An annular solar eclipse happens when the Moon covers the Sun’s center, leaving the Sun’s visible outer edges to form a “ring of fire” or annulus around the Moon.
ALSO WATCH: ORISUN ENERGY
In an annular eclipse of the Sun, the Moon casts itsantumbra – the outer part of the Moon’s umbra – on the Earth.
Like total solar eclipses, annular solar eclipses can be seen as partial eclipses from locations inside its penumbra, but outside it’s antumbra.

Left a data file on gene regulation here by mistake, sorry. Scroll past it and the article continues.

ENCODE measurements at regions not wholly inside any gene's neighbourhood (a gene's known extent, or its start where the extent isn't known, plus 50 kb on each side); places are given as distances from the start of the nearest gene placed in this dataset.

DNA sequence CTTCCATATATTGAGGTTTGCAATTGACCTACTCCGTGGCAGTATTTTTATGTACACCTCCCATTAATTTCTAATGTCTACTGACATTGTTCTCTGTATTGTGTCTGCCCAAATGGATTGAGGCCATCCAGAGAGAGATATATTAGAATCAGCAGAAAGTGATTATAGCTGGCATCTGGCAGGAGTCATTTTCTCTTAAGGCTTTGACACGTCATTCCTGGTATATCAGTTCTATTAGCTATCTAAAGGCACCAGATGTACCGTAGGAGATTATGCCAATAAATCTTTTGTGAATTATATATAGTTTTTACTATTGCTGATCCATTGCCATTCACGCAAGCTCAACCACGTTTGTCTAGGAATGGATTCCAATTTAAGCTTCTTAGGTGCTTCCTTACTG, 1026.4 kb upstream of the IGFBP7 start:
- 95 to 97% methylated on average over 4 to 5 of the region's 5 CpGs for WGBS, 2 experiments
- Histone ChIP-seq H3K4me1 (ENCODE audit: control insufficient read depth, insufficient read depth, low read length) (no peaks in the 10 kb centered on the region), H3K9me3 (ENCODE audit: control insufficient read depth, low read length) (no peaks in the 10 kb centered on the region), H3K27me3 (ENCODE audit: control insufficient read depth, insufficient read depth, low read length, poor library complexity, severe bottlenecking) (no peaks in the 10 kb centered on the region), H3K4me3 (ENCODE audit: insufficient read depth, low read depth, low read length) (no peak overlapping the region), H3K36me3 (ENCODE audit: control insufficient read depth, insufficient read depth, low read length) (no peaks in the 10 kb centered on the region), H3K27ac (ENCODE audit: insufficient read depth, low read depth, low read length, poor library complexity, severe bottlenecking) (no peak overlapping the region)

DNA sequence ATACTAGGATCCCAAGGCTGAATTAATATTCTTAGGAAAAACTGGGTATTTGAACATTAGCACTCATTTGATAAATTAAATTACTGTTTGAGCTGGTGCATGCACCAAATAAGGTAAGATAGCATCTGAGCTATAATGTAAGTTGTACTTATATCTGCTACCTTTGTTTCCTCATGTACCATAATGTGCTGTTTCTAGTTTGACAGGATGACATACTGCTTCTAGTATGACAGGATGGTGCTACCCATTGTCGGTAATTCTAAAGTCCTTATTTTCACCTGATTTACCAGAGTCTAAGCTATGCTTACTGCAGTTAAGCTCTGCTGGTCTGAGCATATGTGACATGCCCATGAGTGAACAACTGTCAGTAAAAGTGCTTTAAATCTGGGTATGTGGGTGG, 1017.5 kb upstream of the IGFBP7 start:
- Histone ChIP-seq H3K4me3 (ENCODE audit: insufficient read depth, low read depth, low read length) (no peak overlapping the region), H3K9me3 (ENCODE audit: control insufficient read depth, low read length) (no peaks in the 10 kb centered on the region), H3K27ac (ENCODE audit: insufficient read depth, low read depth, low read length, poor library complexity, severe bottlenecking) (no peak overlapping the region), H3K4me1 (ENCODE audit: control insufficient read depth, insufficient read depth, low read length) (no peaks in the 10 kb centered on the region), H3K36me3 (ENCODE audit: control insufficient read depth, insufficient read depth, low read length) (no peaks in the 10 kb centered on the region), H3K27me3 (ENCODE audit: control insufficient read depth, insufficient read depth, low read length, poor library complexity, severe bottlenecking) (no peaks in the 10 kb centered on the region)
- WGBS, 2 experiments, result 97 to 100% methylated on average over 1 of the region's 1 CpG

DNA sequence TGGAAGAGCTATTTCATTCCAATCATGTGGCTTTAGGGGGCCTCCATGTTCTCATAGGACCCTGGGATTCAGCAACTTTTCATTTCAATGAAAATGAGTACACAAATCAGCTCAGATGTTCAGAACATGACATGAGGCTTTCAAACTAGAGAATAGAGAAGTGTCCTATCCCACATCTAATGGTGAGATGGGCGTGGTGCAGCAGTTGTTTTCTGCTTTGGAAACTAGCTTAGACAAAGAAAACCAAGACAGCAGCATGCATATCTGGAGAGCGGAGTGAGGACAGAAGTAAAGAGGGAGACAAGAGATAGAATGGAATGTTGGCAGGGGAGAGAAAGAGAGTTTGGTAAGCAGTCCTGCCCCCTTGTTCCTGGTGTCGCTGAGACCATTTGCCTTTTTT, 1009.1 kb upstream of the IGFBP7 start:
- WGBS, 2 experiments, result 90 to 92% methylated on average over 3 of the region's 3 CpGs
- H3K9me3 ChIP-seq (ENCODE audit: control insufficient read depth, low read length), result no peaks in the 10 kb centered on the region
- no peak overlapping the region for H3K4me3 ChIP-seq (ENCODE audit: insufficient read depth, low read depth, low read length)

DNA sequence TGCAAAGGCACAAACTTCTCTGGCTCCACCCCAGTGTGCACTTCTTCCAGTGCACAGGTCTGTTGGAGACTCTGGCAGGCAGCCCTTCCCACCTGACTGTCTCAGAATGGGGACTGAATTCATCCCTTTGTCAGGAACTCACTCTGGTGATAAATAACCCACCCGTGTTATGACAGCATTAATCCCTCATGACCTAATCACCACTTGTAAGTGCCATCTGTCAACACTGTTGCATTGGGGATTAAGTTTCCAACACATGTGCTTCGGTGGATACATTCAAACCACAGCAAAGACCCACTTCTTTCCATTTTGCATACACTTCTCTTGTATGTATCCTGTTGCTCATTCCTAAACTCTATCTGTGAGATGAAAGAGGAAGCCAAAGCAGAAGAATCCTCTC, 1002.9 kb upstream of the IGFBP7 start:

Annular solar eclipses take place only when:
- The Moon is a new Moon.
- The Moon is at or near a lunar node.
- The Earth, Moon and Sun are perfectly aligned in a straight line.
- The Moon is at its apogee.
Not Every New Moon Night
Even though a new Moon is necessary for an annular solar eclipse to take place, we don’t see an eclipse every night there is a new Moon. This is because the plane of the Moon’s orbital path around the Earth is inclined at an angle of 5° to the Earth’s orbital plane around the Sun – the ecliptic. The points where the 2 orbital planes meet are called lunar nodes. Solar eclipses occur only when a new Moon takes place near a lunar node.